difficult child's father died on Sunday

Discussion in 'The Watercooler' started by Jody, Apr 3, 2012.

  1. Jody

    Jody Active Member

    My difficult child's dad died on April Fools Day, from throat cancer that spread to his lungs, and brain. He was 47 years old. Terrible Terrible thing to watch. He loved fishing and hunting and anything to do with dogs and fresh air and gardening. He loved to drink and smoke and have a good time. difficult child seems to be handling it well, she was there when he died and stayed with him in the hospital for a few days sleeping on the cot in his room. She is handling the grief pretty well, or it just hasn't really hit her yet. I don't know what to expect. She seems mad at me, and she has gone to her old foster home to spend the night last night. I am just going to let her grieve her own way, and hopefully she will open up to me more and not shut me out. Trying not to take it personally!! I have to keep remembering she's not really mad at you. She's just mad.
  2. Nomad

    Nomad Guest

    Wise of you to not take it personally.
    My own father died not to long ago. We were NOT close. Yet, I still found it very hard.
    The loss of a parent can hit a person hard, even if they weren't close. Stirs up memories/thoughts/feelings.
    Best to let her grieve in her own way and to understand that she needs this time.
  3. shellyd67

    shellyd67 Active Member

    So tragic at any age but 47 is so young. difficult child must be a very strong girl to handle staying with him until his last breath. She is greiving and most likely will take out her pain on you so try and be prepared.

    We are always here to lend an ear ...
  4. Giulia

    Giulia New Member

    No one grieves the same way. Some will cry all day long, others will be mad, other will be hyperactive, other will spend all their days in bed....

    Apparently, being mad is her way to grieve in. Wise you don't take it personally.

    Also, she may go to her foster family because she needs to be away from you and all the family during a few days. Precisely because it reminds her too much of her pain.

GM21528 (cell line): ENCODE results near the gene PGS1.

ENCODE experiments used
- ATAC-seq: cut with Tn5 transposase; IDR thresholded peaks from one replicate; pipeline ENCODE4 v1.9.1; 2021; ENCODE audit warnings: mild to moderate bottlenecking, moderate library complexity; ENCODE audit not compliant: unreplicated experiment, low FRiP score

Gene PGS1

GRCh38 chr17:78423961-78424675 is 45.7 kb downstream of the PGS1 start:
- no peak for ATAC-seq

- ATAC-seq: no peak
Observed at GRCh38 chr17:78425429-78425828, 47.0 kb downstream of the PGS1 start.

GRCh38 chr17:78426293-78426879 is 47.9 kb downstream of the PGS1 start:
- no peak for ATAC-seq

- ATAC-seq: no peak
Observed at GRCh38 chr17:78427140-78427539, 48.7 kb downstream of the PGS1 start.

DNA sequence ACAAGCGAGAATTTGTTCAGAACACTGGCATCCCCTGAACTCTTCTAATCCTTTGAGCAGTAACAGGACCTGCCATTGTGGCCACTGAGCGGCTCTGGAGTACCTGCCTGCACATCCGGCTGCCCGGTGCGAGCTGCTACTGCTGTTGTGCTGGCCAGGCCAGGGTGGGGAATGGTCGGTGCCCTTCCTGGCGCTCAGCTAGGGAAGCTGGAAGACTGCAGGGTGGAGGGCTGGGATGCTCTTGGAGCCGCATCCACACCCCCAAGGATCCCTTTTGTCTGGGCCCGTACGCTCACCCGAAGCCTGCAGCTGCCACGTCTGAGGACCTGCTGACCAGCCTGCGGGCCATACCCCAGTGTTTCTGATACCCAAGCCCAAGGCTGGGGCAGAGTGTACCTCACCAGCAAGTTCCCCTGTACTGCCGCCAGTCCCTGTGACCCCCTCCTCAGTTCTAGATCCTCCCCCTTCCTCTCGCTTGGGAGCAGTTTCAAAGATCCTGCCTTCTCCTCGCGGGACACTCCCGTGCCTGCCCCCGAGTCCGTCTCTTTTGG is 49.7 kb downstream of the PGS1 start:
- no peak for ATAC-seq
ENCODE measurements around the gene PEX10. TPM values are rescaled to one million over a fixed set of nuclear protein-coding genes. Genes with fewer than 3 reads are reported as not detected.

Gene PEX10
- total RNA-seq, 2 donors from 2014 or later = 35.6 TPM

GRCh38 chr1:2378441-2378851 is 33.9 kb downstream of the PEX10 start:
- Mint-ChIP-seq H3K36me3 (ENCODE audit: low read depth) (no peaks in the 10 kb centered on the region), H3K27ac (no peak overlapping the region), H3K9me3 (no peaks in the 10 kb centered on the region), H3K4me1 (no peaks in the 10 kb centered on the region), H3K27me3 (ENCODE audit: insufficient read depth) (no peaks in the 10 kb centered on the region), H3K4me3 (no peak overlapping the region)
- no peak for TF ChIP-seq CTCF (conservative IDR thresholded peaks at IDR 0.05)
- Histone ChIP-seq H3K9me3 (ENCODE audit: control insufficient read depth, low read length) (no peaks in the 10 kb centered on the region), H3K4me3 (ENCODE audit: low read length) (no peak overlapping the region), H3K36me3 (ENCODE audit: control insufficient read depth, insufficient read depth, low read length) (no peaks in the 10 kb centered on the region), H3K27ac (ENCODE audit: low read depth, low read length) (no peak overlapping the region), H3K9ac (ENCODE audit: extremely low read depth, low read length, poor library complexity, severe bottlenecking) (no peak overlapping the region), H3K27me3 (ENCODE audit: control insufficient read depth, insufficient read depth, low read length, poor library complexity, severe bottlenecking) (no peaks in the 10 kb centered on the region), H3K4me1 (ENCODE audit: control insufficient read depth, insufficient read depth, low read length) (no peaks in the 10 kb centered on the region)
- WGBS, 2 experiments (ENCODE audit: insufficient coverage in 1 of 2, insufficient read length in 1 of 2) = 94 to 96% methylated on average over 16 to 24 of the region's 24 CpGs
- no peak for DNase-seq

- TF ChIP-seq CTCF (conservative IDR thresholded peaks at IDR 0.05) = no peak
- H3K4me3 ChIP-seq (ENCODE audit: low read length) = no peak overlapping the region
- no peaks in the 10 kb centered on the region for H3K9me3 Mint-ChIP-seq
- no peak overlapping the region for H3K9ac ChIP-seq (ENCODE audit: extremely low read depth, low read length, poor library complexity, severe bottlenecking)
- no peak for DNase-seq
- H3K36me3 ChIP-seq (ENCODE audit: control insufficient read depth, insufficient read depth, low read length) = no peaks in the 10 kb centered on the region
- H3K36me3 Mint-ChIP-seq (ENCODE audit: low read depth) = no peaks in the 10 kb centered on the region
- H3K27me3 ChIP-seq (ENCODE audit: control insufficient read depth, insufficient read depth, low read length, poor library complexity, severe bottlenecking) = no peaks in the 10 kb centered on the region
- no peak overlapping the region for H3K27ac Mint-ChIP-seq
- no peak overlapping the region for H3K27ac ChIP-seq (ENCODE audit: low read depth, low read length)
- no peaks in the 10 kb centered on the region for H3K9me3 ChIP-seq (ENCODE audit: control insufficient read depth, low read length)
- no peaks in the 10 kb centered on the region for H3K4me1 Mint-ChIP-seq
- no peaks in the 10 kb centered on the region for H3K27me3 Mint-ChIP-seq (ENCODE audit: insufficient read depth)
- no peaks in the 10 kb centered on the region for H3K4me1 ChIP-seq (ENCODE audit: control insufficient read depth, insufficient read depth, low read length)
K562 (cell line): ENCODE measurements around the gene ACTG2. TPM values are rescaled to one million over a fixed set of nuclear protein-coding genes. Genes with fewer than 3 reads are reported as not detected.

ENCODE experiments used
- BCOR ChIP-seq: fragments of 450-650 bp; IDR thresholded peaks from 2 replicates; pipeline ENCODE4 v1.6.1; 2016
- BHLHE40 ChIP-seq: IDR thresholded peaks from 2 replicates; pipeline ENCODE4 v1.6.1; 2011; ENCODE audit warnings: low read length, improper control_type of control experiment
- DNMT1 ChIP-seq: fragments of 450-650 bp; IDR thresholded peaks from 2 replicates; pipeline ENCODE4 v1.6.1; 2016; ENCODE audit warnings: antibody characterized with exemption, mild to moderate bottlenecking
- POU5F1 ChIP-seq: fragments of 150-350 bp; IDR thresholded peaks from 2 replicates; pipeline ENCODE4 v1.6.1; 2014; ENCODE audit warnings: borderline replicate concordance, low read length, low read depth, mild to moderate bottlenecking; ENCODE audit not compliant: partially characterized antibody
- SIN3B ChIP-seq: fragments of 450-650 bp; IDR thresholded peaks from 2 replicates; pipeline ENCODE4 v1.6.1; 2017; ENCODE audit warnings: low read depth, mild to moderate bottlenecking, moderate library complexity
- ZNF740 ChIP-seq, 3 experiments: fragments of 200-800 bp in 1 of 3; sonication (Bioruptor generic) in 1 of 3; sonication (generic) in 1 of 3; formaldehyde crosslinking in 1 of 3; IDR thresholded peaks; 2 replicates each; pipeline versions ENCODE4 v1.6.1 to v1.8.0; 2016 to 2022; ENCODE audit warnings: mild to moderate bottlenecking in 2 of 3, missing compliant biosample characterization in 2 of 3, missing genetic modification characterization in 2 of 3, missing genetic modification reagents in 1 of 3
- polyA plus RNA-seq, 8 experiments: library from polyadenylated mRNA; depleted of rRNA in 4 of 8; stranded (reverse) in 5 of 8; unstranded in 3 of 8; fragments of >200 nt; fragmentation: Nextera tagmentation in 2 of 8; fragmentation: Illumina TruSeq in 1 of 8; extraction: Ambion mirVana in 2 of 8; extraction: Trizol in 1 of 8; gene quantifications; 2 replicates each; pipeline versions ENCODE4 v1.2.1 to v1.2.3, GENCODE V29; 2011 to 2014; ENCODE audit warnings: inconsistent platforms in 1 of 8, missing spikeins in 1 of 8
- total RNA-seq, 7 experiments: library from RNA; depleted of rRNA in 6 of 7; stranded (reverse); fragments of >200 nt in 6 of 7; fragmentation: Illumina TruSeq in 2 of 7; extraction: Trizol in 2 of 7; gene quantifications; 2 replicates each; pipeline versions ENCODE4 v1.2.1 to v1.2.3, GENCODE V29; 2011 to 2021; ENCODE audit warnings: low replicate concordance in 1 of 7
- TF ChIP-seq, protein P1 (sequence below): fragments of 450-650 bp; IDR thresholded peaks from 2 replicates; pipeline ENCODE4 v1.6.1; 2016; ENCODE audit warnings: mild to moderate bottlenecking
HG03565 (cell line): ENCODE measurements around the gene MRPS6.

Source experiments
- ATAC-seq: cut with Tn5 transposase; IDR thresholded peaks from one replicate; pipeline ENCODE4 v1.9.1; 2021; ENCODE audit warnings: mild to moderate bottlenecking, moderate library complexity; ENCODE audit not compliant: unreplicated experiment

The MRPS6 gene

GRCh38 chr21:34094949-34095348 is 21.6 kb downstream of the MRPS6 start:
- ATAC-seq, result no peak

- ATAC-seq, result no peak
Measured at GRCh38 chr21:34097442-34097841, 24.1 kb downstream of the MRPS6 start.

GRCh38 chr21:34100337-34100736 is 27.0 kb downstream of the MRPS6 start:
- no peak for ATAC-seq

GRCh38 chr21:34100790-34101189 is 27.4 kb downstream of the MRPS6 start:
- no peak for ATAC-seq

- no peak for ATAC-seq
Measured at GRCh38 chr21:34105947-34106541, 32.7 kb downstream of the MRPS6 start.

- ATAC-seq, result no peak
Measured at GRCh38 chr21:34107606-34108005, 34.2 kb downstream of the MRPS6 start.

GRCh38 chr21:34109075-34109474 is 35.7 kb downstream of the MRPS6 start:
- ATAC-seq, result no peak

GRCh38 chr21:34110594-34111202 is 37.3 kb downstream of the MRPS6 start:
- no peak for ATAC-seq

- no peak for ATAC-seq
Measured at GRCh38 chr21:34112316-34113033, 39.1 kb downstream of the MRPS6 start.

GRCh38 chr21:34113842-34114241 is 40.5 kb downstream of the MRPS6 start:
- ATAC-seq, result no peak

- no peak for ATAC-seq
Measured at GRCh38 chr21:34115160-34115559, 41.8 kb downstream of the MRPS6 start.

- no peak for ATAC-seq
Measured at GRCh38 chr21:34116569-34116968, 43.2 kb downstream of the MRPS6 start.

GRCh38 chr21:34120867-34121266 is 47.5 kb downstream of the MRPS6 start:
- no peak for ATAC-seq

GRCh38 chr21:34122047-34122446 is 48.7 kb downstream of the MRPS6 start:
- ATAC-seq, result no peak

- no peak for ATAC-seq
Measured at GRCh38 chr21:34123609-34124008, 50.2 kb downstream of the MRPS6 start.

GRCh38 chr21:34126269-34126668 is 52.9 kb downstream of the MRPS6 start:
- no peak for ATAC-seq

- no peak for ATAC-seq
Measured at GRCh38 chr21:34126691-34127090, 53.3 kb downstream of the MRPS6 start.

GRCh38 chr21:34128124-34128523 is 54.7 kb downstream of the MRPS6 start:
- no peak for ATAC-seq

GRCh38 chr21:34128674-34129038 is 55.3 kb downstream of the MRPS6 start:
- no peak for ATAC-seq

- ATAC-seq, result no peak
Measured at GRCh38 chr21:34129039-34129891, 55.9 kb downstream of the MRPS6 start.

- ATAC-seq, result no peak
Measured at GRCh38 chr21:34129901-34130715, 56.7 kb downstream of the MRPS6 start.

Again, it's not personal, it's not because she doesn't love you/because she is mad at you.

    She is mad because she is grieving.
  5. hearts and roses

    hearts and roses Mind Reader

    Hugs Jody, it's difficult to want to reach out and support someone while they are pushing you away. You're right not to take it personally. Let her be and let her know you're there for her - when she's ready she will come to you if she needs to. In the meantime, be good to yourself.
  6. Giulia

    Giulia New Member

    I quote you word for word, comma for comma.
  7. DaisyFace

    DaisyFace Love me...Love me not

    I'm so sorry....
  8. Lothlorien

    Lothlorien Active Member Staff Member

    I agree with what the others have said. Just make sure you tell her that you know she needs her space, but when she's ready to talk, you are there for her.
  9. AnnieO

    AnnieO Shooting from the Hip

    :hugs: for you, and for difficult child as well.

    I can't add much, but I can tell you this much... As stepmom to kids whose bio mom passed 8.5 months ago... Onyxx can talk to me about bio, even the not so pretty stuff - I won't sugarcoat and she knows that - but not to husband, since there was so much history there. I'm a step removed. And her old foster parents may be that step removed. I don't discuss what Onyxx and I discuss about her bio mom with husband unless it's relevant and important... It's not so much keeping secrets as it's just not important. Jett doesn't really talk to anyone about bio, and it's because he was told never to talk about her to us... And we reinforced that by trying NOT to ask questions, and if his stories got too detailed we told him "what happens at Mom's stays at Mom's" - which is a wall we are working on breaking down, now. It was a good, and necessary, thing, then - now it's a nightmare.

    You may never be the one she talks to. But - let her know if she wants to you will listen (and then do it).

    More :hugs: for both of you.
  10. trinityroyal

    trinityroyal Well-Known Member

    I'm so very sorry Jody. You are very wise to be giving difficult child space, and not taking her reaction personally.
    As others have said, let her know you are there for her when she's ready.